• 9. Eutectoid: A eutectoid system occurs when a single- phase solid transforms directly to a two-phase solid.

    • 10. Face-centered: A structure in which there is an atom at the corner of each unit cell and one in the center of each face, but no atom in the center of the cube.

    • 11. Ferrite: Body-centered cubic iron or an iron alloy based on this structure.

    • 12. Fine pearlite:Results from thin lamellae when cooling rates are accelerated and diffusion is limited to shorter distances.

    • 13. Hypereutectoid: Hypereutectoid systems exist below the eutectoid temperature.

    • 14. Hypoeutectoid: Hypoeutectoid systems exist above the eutectoid temperature.

    • 15. Ledeburite: Eutectic of cast iron. It exists when the carbon content is greater than 2 percent. It contains 4.3 percent carbon in combination with iron.

    • 16. Liquidus Line: On a binary phase diagram, that line or boundary separating liquid and liquid + solid phase regions. For an alloy, the liquidus temperature is that temperature at which a solid phase first forms under conditions of equilibrium cooling.

    • 17. Martensite: An unstable polymorphic phase of iron which forms at temperatures below the eutectoid because the face-centered cubic structure of austenite becomes unstable. It changes spontaneously to a body-centered structure by shearing action, not diffusion.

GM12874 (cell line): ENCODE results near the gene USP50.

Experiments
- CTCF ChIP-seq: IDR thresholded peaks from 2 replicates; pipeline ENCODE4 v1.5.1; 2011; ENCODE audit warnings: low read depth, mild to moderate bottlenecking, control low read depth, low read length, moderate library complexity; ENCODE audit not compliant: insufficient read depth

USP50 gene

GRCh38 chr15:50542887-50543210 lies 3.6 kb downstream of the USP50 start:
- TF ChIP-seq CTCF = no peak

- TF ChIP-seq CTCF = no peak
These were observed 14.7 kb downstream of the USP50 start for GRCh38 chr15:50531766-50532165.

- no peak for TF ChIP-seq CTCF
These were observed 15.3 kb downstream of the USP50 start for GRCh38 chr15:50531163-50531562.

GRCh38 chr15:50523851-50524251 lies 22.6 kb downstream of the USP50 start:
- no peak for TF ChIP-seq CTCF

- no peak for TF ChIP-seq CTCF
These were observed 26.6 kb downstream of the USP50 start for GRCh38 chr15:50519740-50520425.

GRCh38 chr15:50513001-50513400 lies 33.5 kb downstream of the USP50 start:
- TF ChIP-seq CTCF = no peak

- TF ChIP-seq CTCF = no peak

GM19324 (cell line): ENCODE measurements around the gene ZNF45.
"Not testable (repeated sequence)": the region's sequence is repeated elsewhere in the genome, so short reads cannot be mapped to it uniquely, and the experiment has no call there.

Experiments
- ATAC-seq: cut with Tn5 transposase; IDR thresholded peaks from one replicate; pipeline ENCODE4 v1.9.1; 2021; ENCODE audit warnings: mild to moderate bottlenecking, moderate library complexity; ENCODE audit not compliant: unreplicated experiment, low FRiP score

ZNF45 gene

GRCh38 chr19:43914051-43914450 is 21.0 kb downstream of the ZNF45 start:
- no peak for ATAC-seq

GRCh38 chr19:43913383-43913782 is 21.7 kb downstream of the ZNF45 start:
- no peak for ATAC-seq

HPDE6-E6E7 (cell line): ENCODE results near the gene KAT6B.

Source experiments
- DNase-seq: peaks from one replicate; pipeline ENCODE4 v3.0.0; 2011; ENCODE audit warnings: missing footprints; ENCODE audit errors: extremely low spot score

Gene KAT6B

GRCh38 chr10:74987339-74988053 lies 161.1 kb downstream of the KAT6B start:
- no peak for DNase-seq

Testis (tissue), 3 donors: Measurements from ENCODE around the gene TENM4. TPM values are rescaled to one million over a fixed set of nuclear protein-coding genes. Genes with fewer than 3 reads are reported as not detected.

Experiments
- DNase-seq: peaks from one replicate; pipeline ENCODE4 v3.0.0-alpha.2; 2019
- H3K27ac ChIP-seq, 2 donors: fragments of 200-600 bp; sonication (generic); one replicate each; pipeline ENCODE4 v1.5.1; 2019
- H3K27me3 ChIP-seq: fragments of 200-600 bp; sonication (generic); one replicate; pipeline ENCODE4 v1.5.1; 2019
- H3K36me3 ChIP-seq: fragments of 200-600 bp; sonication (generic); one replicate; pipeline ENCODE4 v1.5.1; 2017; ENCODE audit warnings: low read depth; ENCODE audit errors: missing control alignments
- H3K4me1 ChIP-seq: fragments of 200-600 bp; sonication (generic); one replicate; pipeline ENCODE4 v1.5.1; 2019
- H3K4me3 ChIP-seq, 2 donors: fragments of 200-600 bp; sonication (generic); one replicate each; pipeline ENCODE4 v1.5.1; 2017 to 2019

• 18. Microstructure: Structure of the phases in a material. Can only be seen with an optical or electron mircoscope.

    • 19. Pearlite: A lamellar mixture of ferrite and carbide formed by decomposing austenite of eutectoid composition.

    • 20. Phase: A homogeneous portion of a system that has uniform physical and chemical characteristics.

    • 21. Phase diagram: A graphical representation of the relationships between environmental constraints, composition, and regions of phase stability, ordinarily under conditions of equilibrium.

    • 22. Polymorphic: The ability of a solid material to exist in more than one form or crystal structure.

    • 23. Quench: To rapidly cool

    • 24. Solidus Line: On a phase diagram, the locus of points at which solidification is complete upon equilibrium cooling, or at which melting begins upon equilibrium heating.

    • 25. Solubility: The amount of substance that will dissolve in a given amount of another substance.